Odds are that whoever is reading this right now has an Instagram account. With over a billion users, Instagram is one of the most popular apps and social media platforms ever created. Those of us who have had Instagram back when it was a little brown retro-Esque application can attest to how much it has skyrocketed, and evolved over the last few years. There were always some advertisements of course, but nothing like what it is today. The concept of “influencers” was hardly what it means today, and really only existed on youtube. Now a sleek, modern, and consumer-oriented twist has brought us “Instagram models,” an epidemic of body dysmorphia, social media addiction, and more ways to effortlessly feed our consumerist mentalities and habits. This growth has come with wide success for the company, but also some very serious consequences both socially and environmentally. Though I am guilty of spending countless irredeemable hours of my life plugged into Instagram, It is far from sustainable because it exacerbates an unhealthy consumer mentality, is a platform that promotes unsustainable brands and industries and consumes a lot of energy that, when aggregated, leaves a significant carbon footprint.
Although Instagram is a social platform, with countless videos of cute animals, selfies, and memes, it has also become one of the most prominent marketing tools, with advertisements that could reach almost a billion people. It is the second most used social platform for marketers after Facebook. Instagram has become a go-to marketing tool because of the high volume of users, and because visual appeal is much more effective in advertising than text since our brains process visual information 60k times faster. Ads and sponsored content are growing at an exponential rate, for instance, the use of the #ad hashtag grew by 133% from 2018 to 2019. In March of 2019 Instagram launched a feature that added a shopping page that allows users to browse and purchase products within the app, making it as much a marketplace as it is a social platform. Over 100,000 Instagram users a month use the shopping feature, and almost half of them buy a product after seeing it on the app. The top-selling product is apparel, including fast fashion, an industry that alone contributes to 10 percent of global carbon emissions. This incessant advertising coupled with the epidemic of social media addiction defines and exacerbates the neurotic consumer culture we live in today.
Sitting in your bed scrolling for hours through Instagram might leave both you and the planet feeling a little drained. Scrolling, ironically, is one of the most energy-consuming activities we take part in on a daily basis. One minute of scrolling on Instagram is equivalent to driving around 13 meters in a car. With over 500 million people using Instagram every day for an average of 30 minutes, that adds up to 80 million km of driving every day or driving around the earth 2000 times a day. No wonder I feel a little dizzy after a good scrolling session in the morning! However, as of 2020, Facebook (which owns Instagram), claimed to have reached 100% renewable energy, and cut their emissions by 94%, and reached net-zero operational emissions. The reality, unfortunately, isn’t quite as impressive as it sounds. Facebook, and many other companies that claim to run on 100% renewable energy, aren’t actually using renewable energy to directly power their operations. Rather, they are buying RECs, aka Renewable Energy Credits, equivalent to the amount of energy they buy. REC’s are not an offset, instead, they serve as a way to fund renewable energy. It's better to think of it as a kind of currency, or investment designed to support the renewable energy market. However, over the last several years, there has been an overabundance of renewable energy, resulting in dramatically low prices. Consequently, companies can claim 100% renewable energy for dirt cheap, stifling any significant funding that RECs could provide to renewable energy. While their net-zero emissions are better than most large companies, it is an under-regulated and ambiguous process that leaves companies with much freedom as to how they report their emissions. Additionally, Facebook has yet to reach its 2030 goal of zero net emissions across the entire supply chain. This includes scope 3 emissions that have been largely undisclosed and have few updates on how they are actually reaching this goal.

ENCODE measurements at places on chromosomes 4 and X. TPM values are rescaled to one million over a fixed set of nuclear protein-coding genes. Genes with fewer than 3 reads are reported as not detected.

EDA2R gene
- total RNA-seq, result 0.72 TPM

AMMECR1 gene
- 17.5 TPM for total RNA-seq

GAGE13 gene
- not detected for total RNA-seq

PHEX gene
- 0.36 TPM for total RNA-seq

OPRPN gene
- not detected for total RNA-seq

Instagram was bought by Facebook in 2012. CEO Mark Zuckerburg has been in the spotlight in the last few years. In 2018 he had to testify in Congress for Facebook's data harvesting, which was argued to have played a role in influencing the US election. The scandal sparked wide controversy and served as a wake-up call to the power and influence of social media. Facebook, indirectly, is one of the biggest peddlers of disinformation on the internet, and Instagram isn’t much better. NPR reported that Instagram's algorithm contributes to misinformation about the COVID-19 pandemic on a regular basis (among other misinformation). It is a company whose lack of transparency, disregard for privacy, and ties to major political powers have landed them in court multiple times, and sparked organized Facebook boycotts by regular people, politicians, and companies alike.